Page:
ZOO Visits The Rally de Espana!
Rally driving is a fantastic sport. It’s fast, it’s dangerous and the cars themselves look amazing – both before and after a gigantic crash. In fact, the only possible way the sport could be any better would be if the cars had one of our topless beauties sitting in the backseat in each race as a prerequisite.
So when we finally got our hands on the new WRC 2 game we just couldn’t wait to tear it around the circuits in our pimped up car of choice - usually a sporty Citroën DS3. To quickly throw our opinion into the ring, we’ve got to say it’s a damn fine game. Dirt 3 might be tearing away like current champion Sebastien Loeb, but there’s nothing compared to playing with the official teams, circuits and a general dollop more realism. At last, there's a rally game that actually concentrates on rally driving and not skidding around corners at 90mph like a moron, ala Ridge Racer style.
It took some time (and a fair few horrendous crashes), but we’ve got pretty good at the game; we could even give Britain’s Kris Meeke a run for his money! But all that pixelated devastation and carnage got us thinking about how stupidly hazardous it must be for all those on the sidelines: one minute you could be eating a burger, then BAM! A Ford Fiesta to the face!
So, crash helmet in hand, ZOO jetted off to the Rally de Espana in Salou to follow two death-dodging photographers and find out just how dangerous it can get living on the edge.
“Just so you know, I nearly got run over on this circuit last year,” warns Les Kolczak, lead photographer for Team Ford. "This guy had a puncture and he came into this ‘S’ corner and I had my back to the car. Quick tip: you never want to have your back to a rally car.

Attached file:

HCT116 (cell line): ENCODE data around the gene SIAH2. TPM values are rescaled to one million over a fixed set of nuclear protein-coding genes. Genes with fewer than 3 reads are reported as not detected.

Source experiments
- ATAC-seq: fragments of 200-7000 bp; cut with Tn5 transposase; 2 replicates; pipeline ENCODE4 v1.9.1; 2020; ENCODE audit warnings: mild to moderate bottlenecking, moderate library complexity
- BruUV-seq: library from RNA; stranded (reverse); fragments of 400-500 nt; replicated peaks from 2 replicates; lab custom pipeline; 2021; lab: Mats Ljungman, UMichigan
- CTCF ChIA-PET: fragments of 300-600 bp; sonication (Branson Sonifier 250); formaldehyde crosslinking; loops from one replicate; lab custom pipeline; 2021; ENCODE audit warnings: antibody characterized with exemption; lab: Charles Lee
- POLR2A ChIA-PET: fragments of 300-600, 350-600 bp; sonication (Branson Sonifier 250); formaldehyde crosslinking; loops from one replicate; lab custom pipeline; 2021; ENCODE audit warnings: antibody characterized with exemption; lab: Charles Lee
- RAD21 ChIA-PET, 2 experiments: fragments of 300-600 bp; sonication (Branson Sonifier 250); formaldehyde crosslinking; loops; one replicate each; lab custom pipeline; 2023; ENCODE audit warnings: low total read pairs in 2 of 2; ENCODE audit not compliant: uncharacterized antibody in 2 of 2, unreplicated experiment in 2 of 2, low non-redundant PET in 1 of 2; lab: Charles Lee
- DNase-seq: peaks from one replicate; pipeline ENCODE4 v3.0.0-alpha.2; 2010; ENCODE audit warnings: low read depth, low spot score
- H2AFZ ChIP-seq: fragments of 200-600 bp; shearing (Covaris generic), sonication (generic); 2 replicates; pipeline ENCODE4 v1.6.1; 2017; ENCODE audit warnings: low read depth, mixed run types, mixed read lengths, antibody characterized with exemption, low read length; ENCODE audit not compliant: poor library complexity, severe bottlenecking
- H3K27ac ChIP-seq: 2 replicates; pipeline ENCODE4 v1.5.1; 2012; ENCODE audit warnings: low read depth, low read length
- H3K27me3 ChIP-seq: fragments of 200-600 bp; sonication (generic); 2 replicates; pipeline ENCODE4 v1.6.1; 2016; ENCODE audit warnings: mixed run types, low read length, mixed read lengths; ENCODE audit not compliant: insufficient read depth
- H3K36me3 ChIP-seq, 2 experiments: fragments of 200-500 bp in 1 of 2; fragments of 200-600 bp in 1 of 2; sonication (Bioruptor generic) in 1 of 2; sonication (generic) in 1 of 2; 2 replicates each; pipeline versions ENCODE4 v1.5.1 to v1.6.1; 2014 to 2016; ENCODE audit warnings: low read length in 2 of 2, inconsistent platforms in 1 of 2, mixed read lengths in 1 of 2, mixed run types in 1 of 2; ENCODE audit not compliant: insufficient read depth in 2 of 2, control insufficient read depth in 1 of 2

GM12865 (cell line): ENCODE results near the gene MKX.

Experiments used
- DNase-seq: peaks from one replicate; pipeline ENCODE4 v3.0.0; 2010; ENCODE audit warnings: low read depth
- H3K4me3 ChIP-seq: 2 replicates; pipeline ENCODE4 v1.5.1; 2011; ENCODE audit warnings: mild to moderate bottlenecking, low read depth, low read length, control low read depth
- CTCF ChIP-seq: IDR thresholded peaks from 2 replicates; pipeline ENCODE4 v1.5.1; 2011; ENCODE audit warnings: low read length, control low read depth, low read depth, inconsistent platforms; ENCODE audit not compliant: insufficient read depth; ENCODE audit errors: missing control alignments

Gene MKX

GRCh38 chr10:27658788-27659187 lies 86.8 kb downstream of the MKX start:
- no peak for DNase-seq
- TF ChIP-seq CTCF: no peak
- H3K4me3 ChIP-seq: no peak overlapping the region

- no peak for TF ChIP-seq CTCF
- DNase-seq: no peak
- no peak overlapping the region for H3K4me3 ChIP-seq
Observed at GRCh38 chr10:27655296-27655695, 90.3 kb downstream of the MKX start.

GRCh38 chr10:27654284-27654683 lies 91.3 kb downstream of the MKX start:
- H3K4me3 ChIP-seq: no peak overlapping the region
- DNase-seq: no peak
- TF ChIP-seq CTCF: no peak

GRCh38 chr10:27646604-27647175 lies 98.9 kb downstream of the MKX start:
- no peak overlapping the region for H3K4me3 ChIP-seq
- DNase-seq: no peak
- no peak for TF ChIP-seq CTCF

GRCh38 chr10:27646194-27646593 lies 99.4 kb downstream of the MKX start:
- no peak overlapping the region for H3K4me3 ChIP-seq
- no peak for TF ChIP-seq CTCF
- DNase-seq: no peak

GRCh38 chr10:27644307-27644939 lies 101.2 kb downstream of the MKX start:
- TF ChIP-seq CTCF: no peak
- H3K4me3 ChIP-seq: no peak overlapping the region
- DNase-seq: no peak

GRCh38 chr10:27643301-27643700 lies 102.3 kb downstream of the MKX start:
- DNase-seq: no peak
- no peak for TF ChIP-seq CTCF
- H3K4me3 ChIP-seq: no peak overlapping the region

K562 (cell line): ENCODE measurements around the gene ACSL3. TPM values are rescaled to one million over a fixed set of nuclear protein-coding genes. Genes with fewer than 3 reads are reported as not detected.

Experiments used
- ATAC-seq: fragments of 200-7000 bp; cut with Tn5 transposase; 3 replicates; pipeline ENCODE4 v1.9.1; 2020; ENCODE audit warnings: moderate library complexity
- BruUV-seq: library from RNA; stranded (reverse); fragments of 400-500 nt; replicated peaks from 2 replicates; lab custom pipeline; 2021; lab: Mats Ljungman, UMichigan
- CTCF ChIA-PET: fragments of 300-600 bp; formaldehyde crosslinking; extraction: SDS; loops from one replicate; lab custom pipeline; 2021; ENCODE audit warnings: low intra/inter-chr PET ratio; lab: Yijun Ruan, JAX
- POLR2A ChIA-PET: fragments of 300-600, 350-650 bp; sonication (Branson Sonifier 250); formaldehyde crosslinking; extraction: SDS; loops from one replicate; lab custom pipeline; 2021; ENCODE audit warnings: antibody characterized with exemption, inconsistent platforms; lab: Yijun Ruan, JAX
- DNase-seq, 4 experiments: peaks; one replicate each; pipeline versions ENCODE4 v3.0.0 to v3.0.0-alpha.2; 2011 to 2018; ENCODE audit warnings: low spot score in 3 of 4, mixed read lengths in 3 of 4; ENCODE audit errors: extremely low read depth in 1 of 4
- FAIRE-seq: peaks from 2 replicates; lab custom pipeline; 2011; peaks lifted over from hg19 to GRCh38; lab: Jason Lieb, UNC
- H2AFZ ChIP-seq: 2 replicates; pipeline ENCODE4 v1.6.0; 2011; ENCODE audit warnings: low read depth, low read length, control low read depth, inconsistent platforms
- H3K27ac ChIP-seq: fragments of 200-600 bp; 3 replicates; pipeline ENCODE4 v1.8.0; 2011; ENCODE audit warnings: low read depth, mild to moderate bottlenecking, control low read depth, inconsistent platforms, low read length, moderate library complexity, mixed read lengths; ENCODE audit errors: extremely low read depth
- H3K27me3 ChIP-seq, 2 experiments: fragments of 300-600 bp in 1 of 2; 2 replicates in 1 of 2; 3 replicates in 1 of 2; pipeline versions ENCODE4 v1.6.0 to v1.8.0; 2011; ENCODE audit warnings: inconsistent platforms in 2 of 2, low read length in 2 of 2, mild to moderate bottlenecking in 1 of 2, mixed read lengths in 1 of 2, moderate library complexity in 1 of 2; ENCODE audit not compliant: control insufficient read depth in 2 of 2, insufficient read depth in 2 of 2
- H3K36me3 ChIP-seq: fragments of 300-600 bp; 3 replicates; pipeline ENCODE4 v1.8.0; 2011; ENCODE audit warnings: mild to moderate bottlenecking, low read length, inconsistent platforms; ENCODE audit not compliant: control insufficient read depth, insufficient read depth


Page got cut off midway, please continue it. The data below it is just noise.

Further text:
"Anyway it went off right where I was. I was standing up a two-foot bank with a wall of people behind me, so I had nowhere to go. I remember thinking, 'Christ, this is it; I’m just waiting for the impact and my legs to break,' but it didn’t hit me. This wall of dirt kicked up and, don’t ask me how, but the car ricocheted off the bank of dirt.”
“We’re usually pretty safe, to be honest,” admits freelance photographer Maurice Selden. “We might only be inches away from the cars, but usually the most dangerous thing is rocks the size of house bricks being kicked out by the cars. Once, we were in Scotland and one guy from the film crew got hit. It cracked his skull with ease - there was blood everywhere!"
“You still don’t know what could happen with every race,” explains Kolczak. “We were in Cyprus and this Subaru kicked out a rock the size of a boulder, which flew over everyone’s heads and completely destroyed the side of a Range Rover. A yard or two lower and that would have been head height!
“It’s true that we don’t know what could happen, but it’s nothing like Portugal 1986 anymore [when Joaquim Santos accidentally veered into the crowd, killing 3 spectators and injuring many others]. We know the dangers, but we always get the shot at the end of the day.”
As impressed as ZOO was by WRC 2, we were easily far more impressed with the cars and the Rally de Espana – a kind of thrill video games will never quite master. So, if any of you rally junkies out there think you’re brave enough to stand on the sidelines as the cars hurtle past, we’d definitely recommend you head down to the final race of the season in Wales (10–13 November), as the Championship tussle between leader Sebastien Loeb and Mikko Hirvonen comes to an exciting conclusion.
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